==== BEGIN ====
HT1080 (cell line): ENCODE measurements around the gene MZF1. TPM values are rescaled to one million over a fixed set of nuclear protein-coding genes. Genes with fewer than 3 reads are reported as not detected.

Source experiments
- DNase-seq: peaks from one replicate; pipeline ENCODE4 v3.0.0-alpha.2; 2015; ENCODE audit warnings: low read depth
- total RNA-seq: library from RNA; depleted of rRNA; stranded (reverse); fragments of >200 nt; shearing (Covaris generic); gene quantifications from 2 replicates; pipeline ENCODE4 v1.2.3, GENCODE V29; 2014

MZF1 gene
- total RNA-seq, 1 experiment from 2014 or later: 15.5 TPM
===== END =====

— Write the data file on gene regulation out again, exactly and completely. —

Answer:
HT1080 (cell line): ENCODE measurements around the gene MZF1. TPM values are rescaled to one million over a fixed set of nuclear protein-coding genes. Genes with fewer than 3 reads are reported as not detected.

Source experiments
- DNase-seq: peaks from one replicate; pipeline ENCODE4 v3.0.0-alpha.2; 2015; ENCODE audit warnings: low read depth
- total RNA-seq: library from RNA; depleted of rRNA; stranded (reverse); fragments of >200 nt; shearing (Covaris generic); gene quantifications from 2 replicates; pipeline ENCODE4 v1.2.3, GENCODE V29; 2014

MZF1 gene
- total RNA-seq, 1 experiment from 2014 or later: 15.5 TPM